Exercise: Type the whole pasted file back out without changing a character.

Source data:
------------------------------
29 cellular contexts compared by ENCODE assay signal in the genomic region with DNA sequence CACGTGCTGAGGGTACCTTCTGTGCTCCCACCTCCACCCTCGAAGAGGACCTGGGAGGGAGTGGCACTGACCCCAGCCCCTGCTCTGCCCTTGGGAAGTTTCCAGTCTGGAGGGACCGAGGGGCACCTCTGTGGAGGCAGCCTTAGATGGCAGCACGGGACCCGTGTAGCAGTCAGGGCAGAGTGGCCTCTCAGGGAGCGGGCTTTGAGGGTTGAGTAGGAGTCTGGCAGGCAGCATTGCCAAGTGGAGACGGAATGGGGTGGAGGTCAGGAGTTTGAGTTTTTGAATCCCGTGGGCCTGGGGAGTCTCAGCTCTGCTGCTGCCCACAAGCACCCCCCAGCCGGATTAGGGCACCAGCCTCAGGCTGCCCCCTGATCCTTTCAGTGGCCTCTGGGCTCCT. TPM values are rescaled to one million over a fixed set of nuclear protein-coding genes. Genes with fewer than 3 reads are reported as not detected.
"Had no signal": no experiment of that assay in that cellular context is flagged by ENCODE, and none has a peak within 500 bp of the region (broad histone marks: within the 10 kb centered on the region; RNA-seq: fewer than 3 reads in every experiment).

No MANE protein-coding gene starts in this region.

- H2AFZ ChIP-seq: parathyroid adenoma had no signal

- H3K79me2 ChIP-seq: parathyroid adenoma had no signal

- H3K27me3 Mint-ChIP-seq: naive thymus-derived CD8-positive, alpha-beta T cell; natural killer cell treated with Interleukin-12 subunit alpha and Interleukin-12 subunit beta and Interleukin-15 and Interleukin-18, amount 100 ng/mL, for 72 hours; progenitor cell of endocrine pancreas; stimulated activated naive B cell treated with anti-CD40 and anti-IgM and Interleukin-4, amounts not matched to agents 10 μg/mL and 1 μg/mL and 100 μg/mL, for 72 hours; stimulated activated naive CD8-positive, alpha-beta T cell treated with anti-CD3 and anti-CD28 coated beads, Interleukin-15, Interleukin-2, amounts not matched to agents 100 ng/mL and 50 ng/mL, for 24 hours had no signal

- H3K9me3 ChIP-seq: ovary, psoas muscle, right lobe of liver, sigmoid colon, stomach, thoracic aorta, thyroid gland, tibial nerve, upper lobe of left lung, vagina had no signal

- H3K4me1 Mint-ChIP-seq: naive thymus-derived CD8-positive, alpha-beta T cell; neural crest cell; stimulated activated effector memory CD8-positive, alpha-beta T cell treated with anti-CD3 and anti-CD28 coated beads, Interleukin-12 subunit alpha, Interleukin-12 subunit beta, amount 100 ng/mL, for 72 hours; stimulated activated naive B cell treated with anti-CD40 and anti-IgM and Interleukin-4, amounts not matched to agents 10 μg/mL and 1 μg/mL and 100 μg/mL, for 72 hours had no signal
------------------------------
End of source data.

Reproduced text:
29 cellular contexts compared by ENCODE assay signal in the genomic region with DNA sequence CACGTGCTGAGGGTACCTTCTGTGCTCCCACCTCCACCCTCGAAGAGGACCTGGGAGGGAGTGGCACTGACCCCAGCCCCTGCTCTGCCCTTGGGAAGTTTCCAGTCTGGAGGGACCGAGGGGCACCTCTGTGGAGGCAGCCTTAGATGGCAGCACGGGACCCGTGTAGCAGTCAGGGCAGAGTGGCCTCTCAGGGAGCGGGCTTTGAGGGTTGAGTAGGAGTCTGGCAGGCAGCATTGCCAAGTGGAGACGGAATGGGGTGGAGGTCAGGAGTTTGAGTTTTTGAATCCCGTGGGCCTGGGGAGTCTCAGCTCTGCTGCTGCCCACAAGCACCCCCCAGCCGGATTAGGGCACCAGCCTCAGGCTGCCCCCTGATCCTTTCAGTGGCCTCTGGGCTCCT. TPM values are rescaled to one million over a fixed set of nuclear protein-coding genes. Genes with fewer than 3 reads are reported as not detected.
"Had no signal": no experiment of that assay in that cellular context is flagged by ENCODE, and none has a peak within 500 bp of the region (broad histone marks: within the 10 kb centered on the region; RNA-seq: fewer than 3 reads in every experiment).

No MANE protein-coding gene starts in this region.

- H2AFZ ChIP-seq: parathyroid adenoma had no signal

- H3K79me2 ChIP-seq: parathyroid adenoma had no signal

- H3K27me3 Mint-ChIP-seq: naive thymus-derived CD8-positive, alpha-beta T cell; natural killer cell treated with Interleukin-12 subunit alpha and Interleukin-12 subunit beta and Interleukin-15 and Interleukin-18, amount 100 ng/mL, for 72 hours; progenitor cell of endocrine pancreas; stimulated activated naive B cell treated with anti-CD40 and anti-IgM and Interleukin-4, amounts not matched to agents 10 μg/mL and 1 μg/mL and 100 μg/mL, for 72 hours; stimulated activated naive CD8-positive, alpha-beta T cell treated with anti-CD3 and anti-CD28 coated beads, Interleukin-15, Interleukin-2, amounts not matched to agents 100 ng/mL and 50 ng/mL, for 24 hours had no signal

- H3K9me3 ChIP-seq: ovary, psoas muscle, right lobe of liver, sigmoid colon, stomach, thoracic aorta, thyroid gland, tibial nerve, upper lobe of left lung, vagina had no signal

- H3K4me1 Mint-ChIP-seq: naive thymus-derived CD8-positive, alpha-beta T cell; neural crest cell; stimulated activated effector memory CD8-positive, alpha-beta T cell treated with anti-CD3 and anti-CD28 coated beads, Interleukin-12 subunit alpha, Interleukin-12 subunit beta, amount 100 ng/mL, for 72 hours; stimulated activated naive B cell treated with anti-CD40 and anti-IgM and Interleukin-4, amounts not matched to agents 10 μg/mL and 1 μg/mL and 100 μg/mL, for 72 hours had no signal